Drug therapy must be combined with lifestyle therapy. The dose is gradually increased until the target LDL-C concentration is reached.
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3.4. Exercise Regularly and Prevent Obesity
Exercise can lower blood pressure and raise high-density lipoprotein (HDL) cholesterol levels. And improve the overall health of blood vessels and heart. Regular exercise also helps reduce diabetes, control weight and relieve stress.
Being overweight combined with other risk factors increases the risk of Stroke. Such as high blood pressure, cardiovascular disease and diabetes.
Patients should eat a diet rich in fruits and vegetables. A diet containing more fruits or vegetables in the daily diet in addition to providing the body with energy also helps reduce the risk of Stroke. This is a simple way to prevent Cerebrovascular Accidents but brings many beneficial effects to the body.
3.5. No Smoking
Smoking is very harmful to health, increases the risk of Stroke. Therefore, patients should quit smoking and limit the use of other stimulants such as caffeine, alcohol, beer…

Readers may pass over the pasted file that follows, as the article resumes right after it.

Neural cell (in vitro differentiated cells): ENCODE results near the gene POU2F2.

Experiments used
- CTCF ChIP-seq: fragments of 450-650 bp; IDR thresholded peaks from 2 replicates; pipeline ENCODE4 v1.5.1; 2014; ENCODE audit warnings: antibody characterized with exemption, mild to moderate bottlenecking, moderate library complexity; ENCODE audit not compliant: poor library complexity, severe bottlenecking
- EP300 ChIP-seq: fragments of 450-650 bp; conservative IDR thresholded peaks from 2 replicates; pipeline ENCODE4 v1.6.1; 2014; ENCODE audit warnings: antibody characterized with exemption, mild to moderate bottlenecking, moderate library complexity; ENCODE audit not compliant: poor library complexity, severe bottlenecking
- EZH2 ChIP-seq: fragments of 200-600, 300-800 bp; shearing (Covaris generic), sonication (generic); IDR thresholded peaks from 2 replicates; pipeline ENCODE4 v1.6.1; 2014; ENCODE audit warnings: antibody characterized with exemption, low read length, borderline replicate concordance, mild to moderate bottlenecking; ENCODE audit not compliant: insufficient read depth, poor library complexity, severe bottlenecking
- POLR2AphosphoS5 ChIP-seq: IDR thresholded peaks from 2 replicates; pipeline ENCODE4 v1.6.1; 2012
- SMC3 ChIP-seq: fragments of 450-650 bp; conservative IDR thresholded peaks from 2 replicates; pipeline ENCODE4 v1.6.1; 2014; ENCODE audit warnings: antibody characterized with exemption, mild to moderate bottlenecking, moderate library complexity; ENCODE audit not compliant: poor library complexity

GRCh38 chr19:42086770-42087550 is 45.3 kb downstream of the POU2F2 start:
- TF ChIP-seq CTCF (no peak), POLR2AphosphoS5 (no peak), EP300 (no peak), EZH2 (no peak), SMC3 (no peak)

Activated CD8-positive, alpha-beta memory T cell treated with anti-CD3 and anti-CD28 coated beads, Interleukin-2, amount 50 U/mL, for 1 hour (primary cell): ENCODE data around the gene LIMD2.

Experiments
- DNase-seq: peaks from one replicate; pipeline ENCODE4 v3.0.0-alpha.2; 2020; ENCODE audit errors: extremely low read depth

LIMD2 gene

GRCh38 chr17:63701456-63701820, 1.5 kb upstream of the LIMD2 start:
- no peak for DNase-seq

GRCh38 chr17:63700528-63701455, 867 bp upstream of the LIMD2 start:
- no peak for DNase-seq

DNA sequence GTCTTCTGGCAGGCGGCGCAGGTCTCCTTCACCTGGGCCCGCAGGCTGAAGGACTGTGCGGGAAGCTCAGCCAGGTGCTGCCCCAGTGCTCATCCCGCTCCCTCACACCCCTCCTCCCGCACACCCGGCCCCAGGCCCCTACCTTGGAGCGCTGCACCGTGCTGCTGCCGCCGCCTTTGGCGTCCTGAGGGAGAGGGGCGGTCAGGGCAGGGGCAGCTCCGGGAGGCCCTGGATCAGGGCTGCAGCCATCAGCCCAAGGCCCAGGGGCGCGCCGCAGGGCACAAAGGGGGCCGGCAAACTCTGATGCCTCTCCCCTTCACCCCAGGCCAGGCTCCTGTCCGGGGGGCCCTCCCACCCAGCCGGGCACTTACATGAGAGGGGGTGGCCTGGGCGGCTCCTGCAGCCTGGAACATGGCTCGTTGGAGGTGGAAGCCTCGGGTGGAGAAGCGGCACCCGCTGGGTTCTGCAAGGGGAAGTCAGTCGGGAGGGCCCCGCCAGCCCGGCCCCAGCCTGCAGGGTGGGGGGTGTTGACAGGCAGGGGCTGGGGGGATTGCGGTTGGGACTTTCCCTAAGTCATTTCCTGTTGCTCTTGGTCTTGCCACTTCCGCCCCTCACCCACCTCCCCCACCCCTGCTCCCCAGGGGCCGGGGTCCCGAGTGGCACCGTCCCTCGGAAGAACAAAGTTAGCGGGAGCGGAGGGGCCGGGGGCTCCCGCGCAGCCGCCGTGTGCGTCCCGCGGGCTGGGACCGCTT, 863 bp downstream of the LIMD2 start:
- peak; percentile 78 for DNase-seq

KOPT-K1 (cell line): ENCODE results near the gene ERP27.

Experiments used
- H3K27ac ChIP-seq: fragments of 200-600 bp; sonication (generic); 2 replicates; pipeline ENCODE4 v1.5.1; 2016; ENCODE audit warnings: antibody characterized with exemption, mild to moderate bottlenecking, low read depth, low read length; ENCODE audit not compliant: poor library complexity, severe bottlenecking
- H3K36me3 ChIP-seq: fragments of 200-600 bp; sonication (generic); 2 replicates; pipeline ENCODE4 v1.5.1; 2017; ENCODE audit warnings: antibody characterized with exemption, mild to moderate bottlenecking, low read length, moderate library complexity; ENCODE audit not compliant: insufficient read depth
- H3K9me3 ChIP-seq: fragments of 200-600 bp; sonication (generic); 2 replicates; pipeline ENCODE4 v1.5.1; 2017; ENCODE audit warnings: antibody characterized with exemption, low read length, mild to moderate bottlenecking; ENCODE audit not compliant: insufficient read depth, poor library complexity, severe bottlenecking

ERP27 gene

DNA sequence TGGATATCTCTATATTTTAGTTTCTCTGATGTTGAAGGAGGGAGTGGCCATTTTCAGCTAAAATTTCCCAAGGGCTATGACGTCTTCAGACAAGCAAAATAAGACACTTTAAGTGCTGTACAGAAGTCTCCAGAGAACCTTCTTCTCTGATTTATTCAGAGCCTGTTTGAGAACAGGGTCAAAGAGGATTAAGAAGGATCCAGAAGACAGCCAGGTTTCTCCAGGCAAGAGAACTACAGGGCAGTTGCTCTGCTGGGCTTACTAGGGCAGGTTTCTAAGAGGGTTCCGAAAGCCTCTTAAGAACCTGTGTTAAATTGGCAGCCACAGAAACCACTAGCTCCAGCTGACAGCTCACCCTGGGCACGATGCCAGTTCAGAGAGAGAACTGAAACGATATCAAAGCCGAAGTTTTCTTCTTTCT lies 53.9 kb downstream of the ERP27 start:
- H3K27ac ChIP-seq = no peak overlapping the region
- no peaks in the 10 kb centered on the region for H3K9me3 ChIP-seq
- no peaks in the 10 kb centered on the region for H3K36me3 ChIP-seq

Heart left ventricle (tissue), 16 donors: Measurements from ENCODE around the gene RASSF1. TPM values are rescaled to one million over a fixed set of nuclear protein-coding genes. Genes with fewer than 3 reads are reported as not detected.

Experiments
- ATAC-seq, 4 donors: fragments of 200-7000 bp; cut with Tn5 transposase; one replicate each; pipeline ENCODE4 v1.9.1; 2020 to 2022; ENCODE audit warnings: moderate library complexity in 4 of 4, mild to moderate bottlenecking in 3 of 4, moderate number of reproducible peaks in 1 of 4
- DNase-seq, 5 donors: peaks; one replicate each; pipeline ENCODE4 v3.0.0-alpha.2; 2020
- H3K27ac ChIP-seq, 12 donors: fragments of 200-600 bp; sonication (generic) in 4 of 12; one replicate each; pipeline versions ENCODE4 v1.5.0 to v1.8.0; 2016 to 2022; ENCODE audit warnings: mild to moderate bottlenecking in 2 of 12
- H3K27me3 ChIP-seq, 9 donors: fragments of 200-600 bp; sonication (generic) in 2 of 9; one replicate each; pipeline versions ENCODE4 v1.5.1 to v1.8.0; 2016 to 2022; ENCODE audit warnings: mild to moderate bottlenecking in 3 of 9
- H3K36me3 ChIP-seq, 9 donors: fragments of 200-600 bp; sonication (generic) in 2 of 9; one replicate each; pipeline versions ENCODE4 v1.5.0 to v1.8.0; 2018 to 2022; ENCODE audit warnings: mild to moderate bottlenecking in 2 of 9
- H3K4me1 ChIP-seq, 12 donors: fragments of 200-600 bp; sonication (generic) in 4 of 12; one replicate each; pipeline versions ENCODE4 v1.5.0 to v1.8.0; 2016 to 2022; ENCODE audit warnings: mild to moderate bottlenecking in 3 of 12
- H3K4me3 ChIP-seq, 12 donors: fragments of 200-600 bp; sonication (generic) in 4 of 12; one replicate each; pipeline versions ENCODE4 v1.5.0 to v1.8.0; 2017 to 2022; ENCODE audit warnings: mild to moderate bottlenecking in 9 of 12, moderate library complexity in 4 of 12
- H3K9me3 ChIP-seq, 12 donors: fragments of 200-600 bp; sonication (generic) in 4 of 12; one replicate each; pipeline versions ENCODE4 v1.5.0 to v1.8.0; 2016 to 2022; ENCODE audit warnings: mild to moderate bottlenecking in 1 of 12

4. What to Do When There are Signs of a Stroke?
When you notice that a patient shows the above symptoms, you need to take them to the emergency room as soon as possible. Even the time to save the patient’s life now is only minutes.
Some first aid methods for Stroke patients:
- Carefully observe the patient’s condition to report to the medical staff. This will be very important information to save the patient.
- The patient should be kept in a cool place and the patient’s pillow should be 30 to 45 degrees high.
- Loosen the patient’s clothing.
- In case of vomiting, the patient’s head should be tilted to one side, to avoid sputum dripping into the nose or lungs.
- If the patient has a convulsion, it is necessary to put a chopstick between the patient’s teeth to prevent the patient from biting the tongue during the convulsion.
Need to quickly call for help from people around, and at the same time call the hotline or go to the nearest medical facility for support as soon as possible. Do not let the patient eat or drink any food because it will make the patient easy to choke and suffocate.
A stroke is an urgent medical emergency. Therefore, when detecting signs, it is necessary to immediately transfer the patient to the nearest medical facility, which will help reduce the rate of death and disability.
If emergency treatment is given at the right time of the golden hour (first 3 – 4.5 hours) with intravenous thrombolytic drugs, or in the first 6 hours of applying thrombectomy with mechanical devices for patients with Cerebral Infarction, will limit the sequelae as high.